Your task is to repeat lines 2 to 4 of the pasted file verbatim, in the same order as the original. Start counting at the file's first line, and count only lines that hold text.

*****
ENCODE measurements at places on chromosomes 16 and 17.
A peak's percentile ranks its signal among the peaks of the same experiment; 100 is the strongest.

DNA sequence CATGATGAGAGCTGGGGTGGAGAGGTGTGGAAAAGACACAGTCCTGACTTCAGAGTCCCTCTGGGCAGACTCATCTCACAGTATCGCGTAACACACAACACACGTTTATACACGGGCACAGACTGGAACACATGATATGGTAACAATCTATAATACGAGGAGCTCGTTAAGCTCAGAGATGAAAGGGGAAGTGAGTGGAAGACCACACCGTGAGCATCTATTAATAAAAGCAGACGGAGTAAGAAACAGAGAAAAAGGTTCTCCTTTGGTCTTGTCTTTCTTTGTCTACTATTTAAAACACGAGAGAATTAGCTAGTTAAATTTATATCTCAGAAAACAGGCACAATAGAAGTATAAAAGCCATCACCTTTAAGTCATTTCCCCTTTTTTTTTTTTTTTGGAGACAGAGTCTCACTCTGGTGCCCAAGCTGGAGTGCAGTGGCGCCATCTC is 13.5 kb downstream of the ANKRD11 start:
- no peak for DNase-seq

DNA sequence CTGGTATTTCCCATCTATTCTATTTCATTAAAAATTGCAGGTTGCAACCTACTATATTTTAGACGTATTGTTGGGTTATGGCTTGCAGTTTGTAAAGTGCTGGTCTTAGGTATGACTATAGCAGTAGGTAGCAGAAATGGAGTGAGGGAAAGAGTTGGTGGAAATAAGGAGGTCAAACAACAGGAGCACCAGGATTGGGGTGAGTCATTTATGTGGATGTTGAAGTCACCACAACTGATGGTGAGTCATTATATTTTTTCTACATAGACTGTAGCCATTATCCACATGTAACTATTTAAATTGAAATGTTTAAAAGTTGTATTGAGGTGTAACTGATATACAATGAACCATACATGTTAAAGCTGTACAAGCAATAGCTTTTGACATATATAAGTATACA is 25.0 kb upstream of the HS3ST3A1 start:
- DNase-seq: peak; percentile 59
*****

A peak's percentile ranks its signal among the peaks of the same experiment; 100 is the strongest.

DNA sequence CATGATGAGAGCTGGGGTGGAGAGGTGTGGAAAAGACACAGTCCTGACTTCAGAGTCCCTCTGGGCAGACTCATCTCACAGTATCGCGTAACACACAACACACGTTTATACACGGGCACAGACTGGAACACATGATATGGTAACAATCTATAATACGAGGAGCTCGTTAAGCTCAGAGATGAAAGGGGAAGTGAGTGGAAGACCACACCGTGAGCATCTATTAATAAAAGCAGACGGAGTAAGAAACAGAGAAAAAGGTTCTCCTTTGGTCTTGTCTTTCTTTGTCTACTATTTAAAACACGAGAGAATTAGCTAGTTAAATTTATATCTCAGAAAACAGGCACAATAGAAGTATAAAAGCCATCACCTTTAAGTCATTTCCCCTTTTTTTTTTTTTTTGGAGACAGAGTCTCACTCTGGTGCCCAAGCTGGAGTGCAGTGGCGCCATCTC is 13.5 kb downstream of the ANKRD11 start:
- no peak for DNase-seq